Last summer, I lived in a $450 sublet with a grease and filth-covered kitchen and 2 roommates. I didn’t make much money, but because rent was so cheap, I swung a trip Mexico for a week and attended my first Burning Man.
There was an amazing Chinese bakery across the street, a fantastic thrift shop next door, and Super 88 was a 5 minute walk away.
I was happy as a clam.
From September 2011 until mid-May 2012, I didn’t have a permanent address. While traveling through Asia, I didn’t work much and managed to break even after 4 months on the road. The entire trip, including airfare, cost about 8k. If I’d been even more cost conscious, I could probably done it for 6k.
After I got back to the US, I stayed on friends couches and with my parents for a few months. I thought about moving to Buenos Aires for the summer and learning Spanish. I looked up airfare, apartments, language immersion classes.
Still, I couldn’t shake my weariness. You know how people become lawyers to win their parents’ and peers’ approval? It’s crazy, but I was doing the same thing. I felt obligated to live out other peoples’ aborted dreams. That I was disappointing some phantom audience if I didn’t learn every language, visit every country, do this whole “travel thing.” Just because I knew that I could.
Not entirely sold on Buenos Aires, I got a short-term Boston sublet and picked up more clients, waiting to see what transpired.
Summer crept in, thick and golden. In July, I took a 2 week trip to Italy, because I could. I wandered beautiful miles of coastline and ate a few kilo of gelato. I hung out with backpackers, and saw the same travel stories play out: transient relationships, chance encounters, pantomimes.
A college friend happened to be in Lake Como. We rode the funicular to admire an panoramic view, then took a ferry to visit a villa.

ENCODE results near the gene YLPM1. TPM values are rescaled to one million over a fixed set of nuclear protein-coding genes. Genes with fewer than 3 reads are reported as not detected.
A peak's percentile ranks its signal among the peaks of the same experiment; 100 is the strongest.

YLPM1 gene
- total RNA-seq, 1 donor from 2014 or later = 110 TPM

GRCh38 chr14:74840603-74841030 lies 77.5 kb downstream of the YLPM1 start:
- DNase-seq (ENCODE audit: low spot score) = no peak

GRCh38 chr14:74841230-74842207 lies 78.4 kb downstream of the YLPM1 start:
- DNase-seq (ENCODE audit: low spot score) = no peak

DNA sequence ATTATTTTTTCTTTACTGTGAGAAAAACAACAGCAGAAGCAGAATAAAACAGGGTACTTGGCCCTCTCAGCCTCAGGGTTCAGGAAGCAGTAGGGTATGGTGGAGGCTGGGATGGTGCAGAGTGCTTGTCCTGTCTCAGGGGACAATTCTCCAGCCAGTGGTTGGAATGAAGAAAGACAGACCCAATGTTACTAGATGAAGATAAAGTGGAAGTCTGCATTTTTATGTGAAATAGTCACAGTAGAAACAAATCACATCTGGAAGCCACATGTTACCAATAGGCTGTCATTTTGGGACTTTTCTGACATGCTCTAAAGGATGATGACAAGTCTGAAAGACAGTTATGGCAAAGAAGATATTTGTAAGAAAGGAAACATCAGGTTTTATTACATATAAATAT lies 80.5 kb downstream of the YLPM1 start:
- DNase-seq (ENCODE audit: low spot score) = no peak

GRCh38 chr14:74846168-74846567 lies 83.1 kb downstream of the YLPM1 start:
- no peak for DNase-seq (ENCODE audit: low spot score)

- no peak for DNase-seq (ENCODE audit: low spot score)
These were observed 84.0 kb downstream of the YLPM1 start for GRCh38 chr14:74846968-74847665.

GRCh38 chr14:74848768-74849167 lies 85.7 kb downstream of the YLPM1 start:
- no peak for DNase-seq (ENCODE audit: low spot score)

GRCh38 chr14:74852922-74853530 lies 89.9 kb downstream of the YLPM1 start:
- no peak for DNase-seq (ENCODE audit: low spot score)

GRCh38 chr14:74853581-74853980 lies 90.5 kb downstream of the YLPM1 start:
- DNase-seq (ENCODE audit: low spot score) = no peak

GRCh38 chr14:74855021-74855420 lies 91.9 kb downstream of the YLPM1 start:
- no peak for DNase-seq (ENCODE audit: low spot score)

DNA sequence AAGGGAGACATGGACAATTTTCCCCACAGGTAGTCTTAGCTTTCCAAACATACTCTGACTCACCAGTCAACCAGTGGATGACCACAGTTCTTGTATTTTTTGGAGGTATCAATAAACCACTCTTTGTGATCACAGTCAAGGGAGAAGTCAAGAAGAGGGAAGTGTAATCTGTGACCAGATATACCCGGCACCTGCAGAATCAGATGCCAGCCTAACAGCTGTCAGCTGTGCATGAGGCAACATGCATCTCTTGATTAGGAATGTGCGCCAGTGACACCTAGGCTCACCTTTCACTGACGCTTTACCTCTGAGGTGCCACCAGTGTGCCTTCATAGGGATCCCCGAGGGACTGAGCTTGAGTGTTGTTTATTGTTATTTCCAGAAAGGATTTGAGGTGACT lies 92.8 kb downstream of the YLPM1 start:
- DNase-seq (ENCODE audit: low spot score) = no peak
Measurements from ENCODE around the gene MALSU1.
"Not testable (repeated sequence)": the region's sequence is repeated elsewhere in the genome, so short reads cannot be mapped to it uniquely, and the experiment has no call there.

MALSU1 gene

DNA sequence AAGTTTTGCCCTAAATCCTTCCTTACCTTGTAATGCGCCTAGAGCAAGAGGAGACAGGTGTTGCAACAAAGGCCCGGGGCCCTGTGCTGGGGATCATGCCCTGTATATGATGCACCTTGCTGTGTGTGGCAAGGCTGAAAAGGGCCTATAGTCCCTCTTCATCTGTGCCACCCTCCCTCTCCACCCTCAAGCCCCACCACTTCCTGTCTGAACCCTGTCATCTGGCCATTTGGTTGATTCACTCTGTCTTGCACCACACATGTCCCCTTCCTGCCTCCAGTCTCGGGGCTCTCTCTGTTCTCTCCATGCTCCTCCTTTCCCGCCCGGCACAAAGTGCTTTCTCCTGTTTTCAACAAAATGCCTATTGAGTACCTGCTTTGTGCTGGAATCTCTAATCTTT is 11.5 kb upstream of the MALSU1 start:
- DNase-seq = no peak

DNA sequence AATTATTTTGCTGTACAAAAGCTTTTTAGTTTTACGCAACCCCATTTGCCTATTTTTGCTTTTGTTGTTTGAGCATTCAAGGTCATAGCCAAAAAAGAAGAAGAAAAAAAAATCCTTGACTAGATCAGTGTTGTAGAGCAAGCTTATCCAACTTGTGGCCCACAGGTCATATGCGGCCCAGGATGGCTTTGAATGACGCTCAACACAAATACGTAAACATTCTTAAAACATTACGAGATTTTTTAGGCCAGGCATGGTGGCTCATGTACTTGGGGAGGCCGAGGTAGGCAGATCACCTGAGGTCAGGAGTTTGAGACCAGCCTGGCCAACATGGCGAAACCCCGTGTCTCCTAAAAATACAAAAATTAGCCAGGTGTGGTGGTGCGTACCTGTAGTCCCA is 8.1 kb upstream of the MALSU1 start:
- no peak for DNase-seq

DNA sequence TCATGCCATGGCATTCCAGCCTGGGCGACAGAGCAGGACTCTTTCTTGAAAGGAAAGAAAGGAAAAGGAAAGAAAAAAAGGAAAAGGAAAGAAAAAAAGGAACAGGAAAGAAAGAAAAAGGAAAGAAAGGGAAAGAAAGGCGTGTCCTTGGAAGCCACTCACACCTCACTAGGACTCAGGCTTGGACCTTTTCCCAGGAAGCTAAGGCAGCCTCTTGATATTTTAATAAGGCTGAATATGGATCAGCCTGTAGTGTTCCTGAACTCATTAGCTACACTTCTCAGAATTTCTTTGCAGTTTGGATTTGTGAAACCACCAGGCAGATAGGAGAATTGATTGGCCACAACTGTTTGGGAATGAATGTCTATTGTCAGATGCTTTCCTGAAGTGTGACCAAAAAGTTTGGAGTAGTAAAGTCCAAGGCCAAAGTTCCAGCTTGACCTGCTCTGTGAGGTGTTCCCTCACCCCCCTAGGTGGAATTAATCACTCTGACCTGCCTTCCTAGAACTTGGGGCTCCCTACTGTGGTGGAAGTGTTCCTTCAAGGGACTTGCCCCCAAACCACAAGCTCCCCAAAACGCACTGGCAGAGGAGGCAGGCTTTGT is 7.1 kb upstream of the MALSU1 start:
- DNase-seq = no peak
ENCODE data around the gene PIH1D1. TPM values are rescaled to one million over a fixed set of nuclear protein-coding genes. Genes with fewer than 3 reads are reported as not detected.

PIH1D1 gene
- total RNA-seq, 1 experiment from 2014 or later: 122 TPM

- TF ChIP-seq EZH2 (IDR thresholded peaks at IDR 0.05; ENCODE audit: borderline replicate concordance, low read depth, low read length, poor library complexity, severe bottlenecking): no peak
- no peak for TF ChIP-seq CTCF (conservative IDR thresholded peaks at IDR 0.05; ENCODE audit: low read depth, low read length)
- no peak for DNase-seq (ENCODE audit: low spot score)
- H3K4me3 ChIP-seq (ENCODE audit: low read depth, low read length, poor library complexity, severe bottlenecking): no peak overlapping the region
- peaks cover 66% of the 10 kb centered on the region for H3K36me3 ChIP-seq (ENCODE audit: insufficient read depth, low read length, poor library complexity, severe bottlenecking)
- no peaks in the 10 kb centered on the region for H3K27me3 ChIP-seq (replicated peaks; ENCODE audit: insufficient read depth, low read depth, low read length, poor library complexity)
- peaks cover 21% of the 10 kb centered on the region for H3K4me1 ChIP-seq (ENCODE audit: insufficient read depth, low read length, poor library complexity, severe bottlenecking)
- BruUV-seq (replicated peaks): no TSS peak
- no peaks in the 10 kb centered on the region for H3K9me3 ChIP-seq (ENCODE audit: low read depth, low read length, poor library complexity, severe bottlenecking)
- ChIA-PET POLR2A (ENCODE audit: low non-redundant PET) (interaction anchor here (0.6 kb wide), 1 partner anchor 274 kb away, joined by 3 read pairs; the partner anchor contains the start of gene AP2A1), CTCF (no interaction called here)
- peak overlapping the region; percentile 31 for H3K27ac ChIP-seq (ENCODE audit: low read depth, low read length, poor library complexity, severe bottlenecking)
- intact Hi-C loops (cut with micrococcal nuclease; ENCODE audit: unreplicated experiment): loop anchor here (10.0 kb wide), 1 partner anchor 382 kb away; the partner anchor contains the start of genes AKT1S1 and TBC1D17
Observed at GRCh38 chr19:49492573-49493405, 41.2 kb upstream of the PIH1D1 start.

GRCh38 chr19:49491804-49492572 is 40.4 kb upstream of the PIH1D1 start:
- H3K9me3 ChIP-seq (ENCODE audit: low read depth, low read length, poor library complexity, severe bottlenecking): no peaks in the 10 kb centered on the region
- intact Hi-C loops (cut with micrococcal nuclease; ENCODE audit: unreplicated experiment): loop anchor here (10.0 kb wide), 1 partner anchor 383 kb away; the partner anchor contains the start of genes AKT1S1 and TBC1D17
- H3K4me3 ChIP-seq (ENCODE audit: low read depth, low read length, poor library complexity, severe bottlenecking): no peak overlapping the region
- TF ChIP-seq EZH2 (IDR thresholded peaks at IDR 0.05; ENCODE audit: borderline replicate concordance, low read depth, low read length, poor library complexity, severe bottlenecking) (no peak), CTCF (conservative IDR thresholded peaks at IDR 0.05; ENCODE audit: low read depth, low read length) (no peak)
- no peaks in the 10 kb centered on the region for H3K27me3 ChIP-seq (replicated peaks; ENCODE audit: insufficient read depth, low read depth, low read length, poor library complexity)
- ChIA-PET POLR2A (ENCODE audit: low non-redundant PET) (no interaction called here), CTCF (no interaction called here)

As we walked back to the ferry, dripping wet from a dip in the water, I said to him: “You know what my problem is? I shouldn’t travel… unless I actually want to.”
The American couple walking behind us burst out in unmuffled laughter.
I felt a dark flash of embarrassment. I sounded spoiled. All the money and time in the world, whatever will I do?
I know what you’re thinking: give me a fucking break.
In order to succeed at anything – absolutely anything – the first step is always the same.
Get clear on what you want. Define the goal.
But why is the wanting so unclear?
Most people don’t want to grapple with the underbelly of this question.
It calls all your life choices into doubt. If you want something different than what you’re doing, it makes you feel like a hypocrite. And you already have a great resume – no one’s ever accused you of screwing up your life, so everything must be fine.
But that’s not the actual issue.
Consider this: if someone held a gun to your head, you’d give an answer.
It’s not that you don’t know. It’s that you don’t trust yourself.
Who are you to make that call, anyway?
After I got back from Italy, I thought: what am I waiting for?
I signed the lease for a studio apartment in downtown Boston after 2 days of hunting. It was much more expensive than last summer’s accommodation, and not a whole lot more luxurious – but it was mine.
I started working more and reattempted dating. Work went a lot better than dating, as is often the case. I stopped worrying so much about what I was going to do after freelancing, and began to focus on what I enjoyed about it. Things have gone well. I’m surprised and grateful.
I feel strange about writing this post. There’s no conclusion. And then I lived happily ever after? That would be boring and a lie.
And if I don’t post it now, I’ll just keep tacking things onto the end, or rewriting sections. But I suppose that’s ok – unless I get hit by a bus tomorrow, no one’s expecting a neat ending.